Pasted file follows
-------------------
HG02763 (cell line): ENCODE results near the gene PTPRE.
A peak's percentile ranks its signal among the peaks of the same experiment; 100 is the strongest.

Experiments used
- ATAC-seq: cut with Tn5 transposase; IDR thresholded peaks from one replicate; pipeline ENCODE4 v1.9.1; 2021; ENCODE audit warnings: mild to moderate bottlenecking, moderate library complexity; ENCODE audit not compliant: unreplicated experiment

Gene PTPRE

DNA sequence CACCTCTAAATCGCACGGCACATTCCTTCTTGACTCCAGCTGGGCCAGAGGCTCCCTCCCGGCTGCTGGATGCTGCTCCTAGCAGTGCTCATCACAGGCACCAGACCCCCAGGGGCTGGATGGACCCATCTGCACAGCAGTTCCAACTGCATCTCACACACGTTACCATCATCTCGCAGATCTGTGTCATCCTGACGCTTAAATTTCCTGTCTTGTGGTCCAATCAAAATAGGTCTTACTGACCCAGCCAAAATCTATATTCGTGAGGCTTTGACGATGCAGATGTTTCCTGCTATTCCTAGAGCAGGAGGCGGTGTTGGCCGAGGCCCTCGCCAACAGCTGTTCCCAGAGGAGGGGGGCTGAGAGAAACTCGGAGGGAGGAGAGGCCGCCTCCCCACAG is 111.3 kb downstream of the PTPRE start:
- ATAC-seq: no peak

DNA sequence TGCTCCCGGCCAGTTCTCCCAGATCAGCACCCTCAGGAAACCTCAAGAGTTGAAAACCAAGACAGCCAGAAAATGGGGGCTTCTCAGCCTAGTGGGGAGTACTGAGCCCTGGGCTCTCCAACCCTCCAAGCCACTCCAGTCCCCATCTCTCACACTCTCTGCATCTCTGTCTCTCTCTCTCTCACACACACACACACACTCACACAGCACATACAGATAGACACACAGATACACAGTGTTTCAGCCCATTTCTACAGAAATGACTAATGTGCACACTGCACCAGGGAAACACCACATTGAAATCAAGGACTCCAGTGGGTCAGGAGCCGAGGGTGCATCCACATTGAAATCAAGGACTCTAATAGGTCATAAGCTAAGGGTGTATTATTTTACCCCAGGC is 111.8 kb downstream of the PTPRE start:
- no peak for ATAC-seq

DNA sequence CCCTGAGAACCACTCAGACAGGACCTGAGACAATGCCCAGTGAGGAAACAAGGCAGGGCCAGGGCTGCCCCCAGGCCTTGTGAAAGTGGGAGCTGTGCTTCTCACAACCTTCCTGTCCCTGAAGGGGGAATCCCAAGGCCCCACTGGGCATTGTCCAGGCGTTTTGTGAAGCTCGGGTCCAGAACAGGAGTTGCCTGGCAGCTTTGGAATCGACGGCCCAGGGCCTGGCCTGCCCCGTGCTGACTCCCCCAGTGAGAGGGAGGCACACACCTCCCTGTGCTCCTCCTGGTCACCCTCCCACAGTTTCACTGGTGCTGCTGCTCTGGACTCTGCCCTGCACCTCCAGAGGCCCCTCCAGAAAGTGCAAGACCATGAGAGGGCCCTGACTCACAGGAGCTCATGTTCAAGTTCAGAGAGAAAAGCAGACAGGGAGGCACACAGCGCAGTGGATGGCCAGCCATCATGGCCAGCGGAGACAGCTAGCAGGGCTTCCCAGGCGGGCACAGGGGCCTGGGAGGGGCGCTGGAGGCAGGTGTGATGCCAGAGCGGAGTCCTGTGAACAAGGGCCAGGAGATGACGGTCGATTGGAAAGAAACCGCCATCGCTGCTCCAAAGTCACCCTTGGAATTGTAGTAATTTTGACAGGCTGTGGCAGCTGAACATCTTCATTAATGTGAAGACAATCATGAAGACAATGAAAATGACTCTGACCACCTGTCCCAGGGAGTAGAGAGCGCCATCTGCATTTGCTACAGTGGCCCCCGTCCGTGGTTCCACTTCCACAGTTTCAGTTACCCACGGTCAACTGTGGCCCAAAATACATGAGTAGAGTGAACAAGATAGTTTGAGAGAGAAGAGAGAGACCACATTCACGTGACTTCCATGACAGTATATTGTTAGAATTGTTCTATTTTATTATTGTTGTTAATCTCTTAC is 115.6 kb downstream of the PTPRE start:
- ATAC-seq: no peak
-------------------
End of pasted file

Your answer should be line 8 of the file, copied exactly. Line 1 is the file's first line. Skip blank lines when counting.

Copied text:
DNA sequence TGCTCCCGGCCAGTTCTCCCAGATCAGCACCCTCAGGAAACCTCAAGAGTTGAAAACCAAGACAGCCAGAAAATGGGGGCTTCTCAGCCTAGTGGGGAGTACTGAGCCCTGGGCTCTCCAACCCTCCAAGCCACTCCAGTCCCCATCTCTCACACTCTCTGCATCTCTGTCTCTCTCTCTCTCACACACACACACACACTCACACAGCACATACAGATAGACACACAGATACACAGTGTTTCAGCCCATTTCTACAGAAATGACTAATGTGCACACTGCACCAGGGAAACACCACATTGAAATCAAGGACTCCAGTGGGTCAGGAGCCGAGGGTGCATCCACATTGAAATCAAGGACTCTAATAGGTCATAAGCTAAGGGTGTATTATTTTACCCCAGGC is 111.8 kb downstream of the PTPRE start: